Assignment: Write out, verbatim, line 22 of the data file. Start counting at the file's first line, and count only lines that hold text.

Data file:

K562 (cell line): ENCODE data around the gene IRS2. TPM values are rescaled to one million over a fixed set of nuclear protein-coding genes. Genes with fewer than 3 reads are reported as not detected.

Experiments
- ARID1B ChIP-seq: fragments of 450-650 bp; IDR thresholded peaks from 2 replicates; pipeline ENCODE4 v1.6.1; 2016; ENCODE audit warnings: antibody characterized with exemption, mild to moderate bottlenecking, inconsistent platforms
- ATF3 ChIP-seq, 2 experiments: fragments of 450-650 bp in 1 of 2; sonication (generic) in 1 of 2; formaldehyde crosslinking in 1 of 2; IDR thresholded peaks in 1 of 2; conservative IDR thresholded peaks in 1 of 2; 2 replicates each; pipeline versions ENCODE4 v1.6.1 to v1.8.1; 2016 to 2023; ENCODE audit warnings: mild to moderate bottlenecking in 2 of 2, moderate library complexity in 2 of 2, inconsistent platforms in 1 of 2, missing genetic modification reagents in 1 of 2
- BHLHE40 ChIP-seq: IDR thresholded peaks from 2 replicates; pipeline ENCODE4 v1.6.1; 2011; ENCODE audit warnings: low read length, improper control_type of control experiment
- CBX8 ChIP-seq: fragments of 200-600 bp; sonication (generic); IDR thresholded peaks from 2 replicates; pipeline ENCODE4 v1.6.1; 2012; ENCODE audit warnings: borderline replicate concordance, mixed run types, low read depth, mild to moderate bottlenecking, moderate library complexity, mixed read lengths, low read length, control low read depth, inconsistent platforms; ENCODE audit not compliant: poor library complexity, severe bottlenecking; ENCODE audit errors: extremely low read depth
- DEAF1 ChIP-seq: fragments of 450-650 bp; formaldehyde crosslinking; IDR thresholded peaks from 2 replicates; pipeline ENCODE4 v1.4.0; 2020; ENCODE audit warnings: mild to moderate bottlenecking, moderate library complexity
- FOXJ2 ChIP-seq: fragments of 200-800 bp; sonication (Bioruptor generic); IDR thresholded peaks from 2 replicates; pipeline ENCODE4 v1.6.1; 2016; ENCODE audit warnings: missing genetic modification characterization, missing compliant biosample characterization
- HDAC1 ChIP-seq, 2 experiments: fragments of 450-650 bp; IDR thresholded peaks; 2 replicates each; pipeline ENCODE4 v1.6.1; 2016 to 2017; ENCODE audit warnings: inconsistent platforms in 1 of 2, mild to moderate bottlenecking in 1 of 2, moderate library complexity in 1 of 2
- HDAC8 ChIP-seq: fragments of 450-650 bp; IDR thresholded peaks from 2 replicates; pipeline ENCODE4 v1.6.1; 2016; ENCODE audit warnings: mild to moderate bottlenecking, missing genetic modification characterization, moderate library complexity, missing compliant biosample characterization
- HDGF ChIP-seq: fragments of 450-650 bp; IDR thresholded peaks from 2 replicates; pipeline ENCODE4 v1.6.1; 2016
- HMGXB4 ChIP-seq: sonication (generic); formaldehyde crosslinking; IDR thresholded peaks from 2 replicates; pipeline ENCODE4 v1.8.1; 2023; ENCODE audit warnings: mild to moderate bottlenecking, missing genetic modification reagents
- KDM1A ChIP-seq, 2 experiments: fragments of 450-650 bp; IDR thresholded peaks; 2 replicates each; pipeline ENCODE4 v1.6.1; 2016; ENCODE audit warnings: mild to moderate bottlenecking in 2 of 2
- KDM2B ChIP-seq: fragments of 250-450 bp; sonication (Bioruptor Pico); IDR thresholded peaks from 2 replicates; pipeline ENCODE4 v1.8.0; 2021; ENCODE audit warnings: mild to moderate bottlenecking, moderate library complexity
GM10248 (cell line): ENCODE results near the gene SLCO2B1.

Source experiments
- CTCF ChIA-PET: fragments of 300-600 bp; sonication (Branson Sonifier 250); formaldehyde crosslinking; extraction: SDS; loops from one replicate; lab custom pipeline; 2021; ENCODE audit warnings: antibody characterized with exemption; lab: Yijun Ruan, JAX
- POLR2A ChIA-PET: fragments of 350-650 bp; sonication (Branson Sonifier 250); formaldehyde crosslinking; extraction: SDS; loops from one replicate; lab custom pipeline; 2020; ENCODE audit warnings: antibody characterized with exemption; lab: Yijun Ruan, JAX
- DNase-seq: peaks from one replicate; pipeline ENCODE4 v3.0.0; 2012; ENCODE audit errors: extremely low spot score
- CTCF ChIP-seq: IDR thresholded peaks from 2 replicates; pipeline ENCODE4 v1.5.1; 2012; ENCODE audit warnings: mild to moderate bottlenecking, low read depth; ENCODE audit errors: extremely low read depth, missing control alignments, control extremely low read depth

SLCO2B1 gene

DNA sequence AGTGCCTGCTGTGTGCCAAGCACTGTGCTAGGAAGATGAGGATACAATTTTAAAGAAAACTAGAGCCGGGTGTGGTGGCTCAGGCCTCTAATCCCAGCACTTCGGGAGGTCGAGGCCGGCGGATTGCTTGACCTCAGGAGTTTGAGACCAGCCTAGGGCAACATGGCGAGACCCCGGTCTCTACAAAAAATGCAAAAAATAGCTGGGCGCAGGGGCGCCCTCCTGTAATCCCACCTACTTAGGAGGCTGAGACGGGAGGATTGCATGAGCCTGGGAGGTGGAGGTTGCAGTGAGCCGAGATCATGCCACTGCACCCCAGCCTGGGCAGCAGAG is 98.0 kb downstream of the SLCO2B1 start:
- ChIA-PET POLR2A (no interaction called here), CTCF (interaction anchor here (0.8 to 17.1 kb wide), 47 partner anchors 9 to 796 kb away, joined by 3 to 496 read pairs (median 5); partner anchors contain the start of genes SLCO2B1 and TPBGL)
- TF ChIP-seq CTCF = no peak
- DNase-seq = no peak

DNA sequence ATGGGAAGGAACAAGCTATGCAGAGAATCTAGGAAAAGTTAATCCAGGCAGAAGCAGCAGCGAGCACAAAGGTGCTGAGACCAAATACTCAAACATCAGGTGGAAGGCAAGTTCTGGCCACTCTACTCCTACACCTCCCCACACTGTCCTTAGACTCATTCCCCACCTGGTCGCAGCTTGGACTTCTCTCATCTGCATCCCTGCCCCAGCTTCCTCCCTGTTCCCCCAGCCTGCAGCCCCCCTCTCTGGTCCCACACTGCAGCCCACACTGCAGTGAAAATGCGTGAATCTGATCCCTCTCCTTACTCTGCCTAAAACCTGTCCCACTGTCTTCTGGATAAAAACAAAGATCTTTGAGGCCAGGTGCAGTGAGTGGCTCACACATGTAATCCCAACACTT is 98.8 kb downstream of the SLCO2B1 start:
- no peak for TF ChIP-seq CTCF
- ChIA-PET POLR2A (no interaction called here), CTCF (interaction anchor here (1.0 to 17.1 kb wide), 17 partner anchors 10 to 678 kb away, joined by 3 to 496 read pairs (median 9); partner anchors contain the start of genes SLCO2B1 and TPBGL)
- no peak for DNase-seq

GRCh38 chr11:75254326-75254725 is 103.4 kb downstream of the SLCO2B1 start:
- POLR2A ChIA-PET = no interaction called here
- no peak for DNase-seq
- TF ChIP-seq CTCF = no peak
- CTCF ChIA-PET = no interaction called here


DNA sequence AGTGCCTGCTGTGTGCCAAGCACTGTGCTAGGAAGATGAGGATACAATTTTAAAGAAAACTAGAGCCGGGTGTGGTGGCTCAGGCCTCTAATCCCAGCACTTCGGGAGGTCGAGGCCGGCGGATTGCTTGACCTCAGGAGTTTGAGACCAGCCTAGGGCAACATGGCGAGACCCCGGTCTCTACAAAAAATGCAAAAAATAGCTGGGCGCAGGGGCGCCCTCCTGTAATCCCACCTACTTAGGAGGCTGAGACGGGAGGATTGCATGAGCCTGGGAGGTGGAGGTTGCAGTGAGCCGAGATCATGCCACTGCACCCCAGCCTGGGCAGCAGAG is 98.0 kb downstream of the SLCO2B1 start: